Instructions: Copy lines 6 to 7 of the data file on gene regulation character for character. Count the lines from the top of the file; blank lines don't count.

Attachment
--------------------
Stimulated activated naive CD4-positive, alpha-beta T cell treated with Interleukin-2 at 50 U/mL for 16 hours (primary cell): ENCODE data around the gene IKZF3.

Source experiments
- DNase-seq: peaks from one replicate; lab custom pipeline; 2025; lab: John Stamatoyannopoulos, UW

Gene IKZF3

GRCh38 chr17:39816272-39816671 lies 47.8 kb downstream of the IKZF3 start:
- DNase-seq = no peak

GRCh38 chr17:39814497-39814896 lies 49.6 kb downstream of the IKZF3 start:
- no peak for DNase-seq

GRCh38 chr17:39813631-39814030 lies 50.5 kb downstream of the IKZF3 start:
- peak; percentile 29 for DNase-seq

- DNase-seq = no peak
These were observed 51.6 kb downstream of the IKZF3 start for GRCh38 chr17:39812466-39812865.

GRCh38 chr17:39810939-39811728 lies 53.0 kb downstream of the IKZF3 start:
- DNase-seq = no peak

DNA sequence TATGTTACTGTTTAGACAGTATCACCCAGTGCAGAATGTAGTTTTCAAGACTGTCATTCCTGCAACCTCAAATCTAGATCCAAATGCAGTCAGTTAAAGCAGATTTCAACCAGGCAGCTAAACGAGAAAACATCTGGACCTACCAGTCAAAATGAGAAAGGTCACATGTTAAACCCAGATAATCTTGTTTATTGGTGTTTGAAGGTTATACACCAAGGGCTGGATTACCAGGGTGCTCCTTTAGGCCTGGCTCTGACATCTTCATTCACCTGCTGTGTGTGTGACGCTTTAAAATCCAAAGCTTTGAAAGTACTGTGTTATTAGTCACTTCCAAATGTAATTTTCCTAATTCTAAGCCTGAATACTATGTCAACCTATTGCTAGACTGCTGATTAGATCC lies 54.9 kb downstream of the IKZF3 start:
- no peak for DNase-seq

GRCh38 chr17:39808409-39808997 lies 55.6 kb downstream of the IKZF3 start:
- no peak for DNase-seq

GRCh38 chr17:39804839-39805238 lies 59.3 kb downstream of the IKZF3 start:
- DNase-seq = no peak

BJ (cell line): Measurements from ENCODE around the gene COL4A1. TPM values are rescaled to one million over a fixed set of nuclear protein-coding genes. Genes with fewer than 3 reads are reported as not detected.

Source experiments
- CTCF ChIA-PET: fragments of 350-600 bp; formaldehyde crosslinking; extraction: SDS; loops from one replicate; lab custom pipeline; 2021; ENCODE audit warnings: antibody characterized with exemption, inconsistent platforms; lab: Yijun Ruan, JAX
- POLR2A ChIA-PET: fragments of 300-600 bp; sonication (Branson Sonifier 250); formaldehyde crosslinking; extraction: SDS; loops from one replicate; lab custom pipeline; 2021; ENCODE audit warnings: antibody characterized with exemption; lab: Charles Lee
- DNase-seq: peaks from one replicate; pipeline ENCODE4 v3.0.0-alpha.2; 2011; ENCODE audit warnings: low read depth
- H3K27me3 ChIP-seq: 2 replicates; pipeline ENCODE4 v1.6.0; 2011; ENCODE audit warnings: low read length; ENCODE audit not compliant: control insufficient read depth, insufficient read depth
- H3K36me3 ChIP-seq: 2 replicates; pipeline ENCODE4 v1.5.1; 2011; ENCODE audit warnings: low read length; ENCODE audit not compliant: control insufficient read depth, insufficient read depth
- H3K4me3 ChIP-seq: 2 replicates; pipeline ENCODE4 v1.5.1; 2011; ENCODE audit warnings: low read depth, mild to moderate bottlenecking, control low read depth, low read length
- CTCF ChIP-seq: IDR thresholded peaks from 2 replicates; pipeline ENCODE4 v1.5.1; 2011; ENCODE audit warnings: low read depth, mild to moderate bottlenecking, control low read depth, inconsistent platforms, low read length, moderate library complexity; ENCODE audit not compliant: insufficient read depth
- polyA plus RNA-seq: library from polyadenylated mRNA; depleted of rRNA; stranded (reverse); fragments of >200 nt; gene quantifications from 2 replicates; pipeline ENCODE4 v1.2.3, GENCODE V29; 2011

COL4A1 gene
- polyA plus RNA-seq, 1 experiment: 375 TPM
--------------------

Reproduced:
- DNase-seq = no peak

GRCh38 chr17:39814497-39814896 lies 49.6 kb downstream of the IKZF3 start: